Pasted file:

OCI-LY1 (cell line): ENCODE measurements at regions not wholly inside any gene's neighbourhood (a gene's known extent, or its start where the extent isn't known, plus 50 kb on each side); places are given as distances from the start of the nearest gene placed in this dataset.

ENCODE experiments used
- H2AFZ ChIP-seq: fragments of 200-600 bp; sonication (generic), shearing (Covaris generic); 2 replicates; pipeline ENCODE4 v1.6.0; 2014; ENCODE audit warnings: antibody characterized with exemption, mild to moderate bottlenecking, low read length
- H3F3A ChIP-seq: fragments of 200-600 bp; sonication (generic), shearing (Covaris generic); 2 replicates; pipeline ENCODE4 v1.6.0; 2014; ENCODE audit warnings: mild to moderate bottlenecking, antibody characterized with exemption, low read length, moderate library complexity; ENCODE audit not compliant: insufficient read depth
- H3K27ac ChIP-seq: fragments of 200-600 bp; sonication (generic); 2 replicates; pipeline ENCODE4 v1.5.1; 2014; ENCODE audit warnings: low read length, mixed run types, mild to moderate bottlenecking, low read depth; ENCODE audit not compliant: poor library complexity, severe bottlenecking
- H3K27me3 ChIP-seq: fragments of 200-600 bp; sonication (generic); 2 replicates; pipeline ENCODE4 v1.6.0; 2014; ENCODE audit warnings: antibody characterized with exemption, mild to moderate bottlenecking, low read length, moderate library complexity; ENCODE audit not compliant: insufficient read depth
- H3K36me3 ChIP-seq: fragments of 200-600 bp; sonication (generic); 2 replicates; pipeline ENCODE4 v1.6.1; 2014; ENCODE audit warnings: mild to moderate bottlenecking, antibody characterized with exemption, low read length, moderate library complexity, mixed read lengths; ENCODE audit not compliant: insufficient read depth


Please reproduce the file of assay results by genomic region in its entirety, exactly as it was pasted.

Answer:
OCI-LY1 (cell line): ENCODE measurements at regions not wholly inside any gene's neighbourhood (a gene's known extent, or its start where the extent isn't known, plus 50 kb on each side); places are given as distances from the start of the nearest gene placed in this dataset.

ENCODE experiments used
- H2AFZ ChIP-seq: fragments of 200-600 bp; sonication (generic), shearing (Covaris generic); 2 replicates; pipeline ENCODE4 v1.6.0; 2014; ENCODE audit warnings: antibody characterized with exemption, mild to moderate bottlenecking, low read length
- H3F3A ChIP-seq: fragments of 200-600 bp; sonication (generic), shearing (Covaris generic); 2 replicates; pipeline ENCODE4 v1.6.0; 2014; ENCODE audit warnings: mild to moderate bottlenecking, antibody characterized with exemption, low read length, moderate library complexity; ENCODE audit not compliant: insufficient read depth
- H3K27ac ChIP-seq: fragments of 200-600 bp; sonication (generic); 2 replicates; pipeline ENCODE4 v1.5.1; 2014; ENCODE audit warnings: low read length, mixed run types, mild to moderate bottlenecking, low read depth; ENCODE audit not compliant: poor library complexity, severe bottlenecking
- H3K27me3 ChIP-seq: fragments of 200-600 bp; sonication (generic); 2 replicates; pipeline ENCODE4 v1.6.0; 2014; ENCODE audit warnings: antibody characterized with exemption, mild to moderate bottlenecking, low read length, moderate library complexity; ENCODE audit not compliant: insufficient read depth
- H3K36me3 ChIP-seq: fragments of 200-600 bp; sonication (generic); 2 replicates; pipeline ENCODE4 v1.6.1; 2014; ENCODE audit warnings: mild to moderate bottlenecking, antibody characterized with exemption, low read length, moderate library complexity, mixed read lengths; ENCODE audit not compliant: insufficient read depth